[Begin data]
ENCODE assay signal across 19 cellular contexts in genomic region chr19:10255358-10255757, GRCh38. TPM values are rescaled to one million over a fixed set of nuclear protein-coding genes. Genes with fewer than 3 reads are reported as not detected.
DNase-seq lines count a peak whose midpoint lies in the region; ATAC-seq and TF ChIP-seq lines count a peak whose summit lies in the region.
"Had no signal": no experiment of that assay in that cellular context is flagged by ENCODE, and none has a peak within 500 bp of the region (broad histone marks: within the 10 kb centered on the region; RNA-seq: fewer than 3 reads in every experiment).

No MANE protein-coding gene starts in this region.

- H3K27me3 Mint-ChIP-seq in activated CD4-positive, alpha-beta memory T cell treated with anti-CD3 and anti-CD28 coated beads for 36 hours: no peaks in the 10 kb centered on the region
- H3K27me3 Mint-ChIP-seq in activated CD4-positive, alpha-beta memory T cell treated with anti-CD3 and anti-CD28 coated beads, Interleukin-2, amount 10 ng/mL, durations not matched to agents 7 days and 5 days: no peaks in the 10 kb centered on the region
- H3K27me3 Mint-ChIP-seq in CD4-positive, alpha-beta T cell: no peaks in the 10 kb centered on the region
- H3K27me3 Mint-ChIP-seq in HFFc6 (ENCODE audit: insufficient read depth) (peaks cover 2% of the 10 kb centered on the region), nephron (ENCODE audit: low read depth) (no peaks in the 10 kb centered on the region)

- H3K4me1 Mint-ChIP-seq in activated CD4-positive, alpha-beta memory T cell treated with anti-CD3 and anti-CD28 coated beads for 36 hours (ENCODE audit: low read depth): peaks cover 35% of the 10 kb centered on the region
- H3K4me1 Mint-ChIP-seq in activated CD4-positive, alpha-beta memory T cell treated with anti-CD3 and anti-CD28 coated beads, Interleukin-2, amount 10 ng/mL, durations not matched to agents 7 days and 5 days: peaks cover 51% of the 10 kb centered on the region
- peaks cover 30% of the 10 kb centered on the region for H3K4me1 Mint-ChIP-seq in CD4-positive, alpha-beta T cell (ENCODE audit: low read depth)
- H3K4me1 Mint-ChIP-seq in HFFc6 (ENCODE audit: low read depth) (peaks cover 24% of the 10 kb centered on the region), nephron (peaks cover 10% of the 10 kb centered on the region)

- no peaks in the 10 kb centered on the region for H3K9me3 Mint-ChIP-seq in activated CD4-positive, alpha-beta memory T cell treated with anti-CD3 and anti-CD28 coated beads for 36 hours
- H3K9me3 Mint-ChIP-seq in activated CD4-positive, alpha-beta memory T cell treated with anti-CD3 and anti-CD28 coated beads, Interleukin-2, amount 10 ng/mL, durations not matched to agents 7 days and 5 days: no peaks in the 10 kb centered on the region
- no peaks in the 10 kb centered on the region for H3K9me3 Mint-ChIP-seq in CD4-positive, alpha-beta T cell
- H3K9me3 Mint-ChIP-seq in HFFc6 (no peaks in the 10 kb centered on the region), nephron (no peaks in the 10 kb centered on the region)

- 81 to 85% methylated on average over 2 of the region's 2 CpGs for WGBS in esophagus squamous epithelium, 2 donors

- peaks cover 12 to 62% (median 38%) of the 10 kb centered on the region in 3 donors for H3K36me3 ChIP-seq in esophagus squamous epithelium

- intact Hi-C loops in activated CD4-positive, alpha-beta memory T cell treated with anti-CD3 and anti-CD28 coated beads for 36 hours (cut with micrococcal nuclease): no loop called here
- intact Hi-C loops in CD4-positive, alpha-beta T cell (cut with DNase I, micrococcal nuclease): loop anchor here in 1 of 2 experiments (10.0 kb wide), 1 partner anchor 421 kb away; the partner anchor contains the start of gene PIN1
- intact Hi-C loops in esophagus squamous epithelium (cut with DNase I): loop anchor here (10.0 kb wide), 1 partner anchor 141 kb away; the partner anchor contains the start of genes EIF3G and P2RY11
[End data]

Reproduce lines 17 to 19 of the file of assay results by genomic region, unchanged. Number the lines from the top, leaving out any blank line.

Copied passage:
- 81 to 85% methylated on average over 2 of the region's 2 CpGs for WGBS in esophagus squamous epithelium, 2 donors

- peaks cover 12 to 62% (median 38%) of the 10 kb centered on the region in 3 donors for H3K36me3 ChIP-seq in esophagus squamous epithelium

- intact Hi-C loops in activated CD4-positive, alpha-beta memory T cell treated with anti-CD3 and anti-CD28 coated beads for 36 hours (cut with micrococcal nuclease): no loop called here